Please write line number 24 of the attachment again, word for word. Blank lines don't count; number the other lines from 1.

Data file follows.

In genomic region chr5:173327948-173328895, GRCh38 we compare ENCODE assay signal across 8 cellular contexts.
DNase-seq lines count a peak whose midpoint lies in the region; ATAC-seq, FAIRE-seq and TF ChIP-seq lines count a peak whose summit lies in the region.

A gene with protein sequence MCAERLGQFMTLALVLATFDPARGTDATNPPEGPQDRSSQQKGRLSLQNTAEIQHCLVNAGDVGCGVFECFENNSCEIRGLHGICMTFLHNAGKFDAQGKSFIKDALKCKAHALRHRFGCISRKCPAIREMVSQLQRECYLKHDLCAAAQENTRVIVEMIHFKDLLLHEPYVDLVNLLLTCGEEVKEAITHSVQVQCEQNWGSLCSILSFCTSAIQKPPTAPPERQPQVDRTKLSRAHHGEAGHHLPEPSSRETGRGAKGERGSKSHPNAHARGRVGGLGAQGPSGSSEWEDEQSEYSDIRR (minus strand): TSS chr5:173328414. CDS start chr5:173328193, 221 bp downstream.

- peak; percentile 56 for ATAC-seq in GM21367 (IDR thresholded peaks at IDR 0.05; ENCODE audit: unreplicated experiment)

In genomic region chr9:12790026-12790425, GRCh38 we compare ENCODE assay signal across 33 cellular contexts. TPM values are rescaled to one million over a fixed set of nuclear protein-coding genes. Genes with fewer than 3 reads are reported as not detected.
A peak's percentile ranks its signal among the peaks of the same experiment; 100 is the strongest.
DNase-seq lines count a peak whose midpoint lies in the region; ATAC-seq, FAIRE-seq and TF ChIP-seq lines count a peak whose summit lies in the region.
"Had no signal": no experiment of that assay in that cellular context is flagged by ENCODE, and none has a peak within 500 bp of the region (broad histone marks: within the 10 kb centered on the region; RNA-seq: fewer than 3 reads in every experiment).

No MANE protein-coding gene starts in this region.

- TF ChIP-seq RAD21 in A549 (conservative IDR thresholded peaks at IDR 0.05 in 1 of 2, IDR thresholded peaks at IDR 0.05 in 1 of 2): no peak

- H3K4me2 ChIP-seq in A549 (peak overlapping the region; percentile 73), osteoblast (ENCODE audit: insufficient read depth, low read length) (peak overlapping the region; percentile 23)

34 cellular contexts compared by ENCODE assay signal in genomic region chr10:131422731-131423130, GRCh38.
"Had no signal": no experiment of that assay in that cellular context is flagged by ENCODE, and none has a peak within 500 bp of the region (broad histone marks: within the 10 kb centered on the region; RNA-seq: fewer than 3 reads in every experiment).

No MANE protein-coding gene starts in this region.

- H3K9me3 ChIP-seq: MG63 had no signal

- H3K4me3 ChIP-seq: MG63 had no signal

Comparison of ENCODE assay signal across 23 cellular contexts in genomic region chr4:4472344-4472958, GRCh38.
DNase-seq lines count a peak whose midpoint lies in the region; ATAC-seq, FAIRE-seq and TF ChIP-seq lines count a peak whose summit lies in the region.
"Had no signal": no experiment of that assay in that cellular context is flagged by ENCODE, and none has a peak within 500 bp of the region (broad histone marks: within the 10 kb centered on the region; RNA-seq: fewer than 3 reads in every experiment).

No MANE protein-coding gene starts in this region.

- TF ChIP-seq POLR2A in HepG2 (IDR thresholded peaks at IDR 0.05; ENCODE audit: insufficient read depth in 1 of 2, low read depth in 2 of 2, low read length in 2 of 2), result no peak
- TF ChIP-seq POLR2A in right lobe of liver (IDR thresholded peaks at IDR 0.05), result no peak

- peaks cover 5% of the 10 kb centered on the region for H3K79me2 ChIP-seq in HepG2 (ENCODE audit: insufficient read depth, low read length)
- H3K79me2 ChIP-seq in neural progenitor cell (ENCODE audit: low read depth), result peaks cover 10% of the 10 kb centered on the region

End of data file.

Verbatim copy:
- H3K79me2 ChIP-seq in neural progenitor cell (ENCODE audit: low read depth), result peaks cover 10% of the 10 kb centered on the region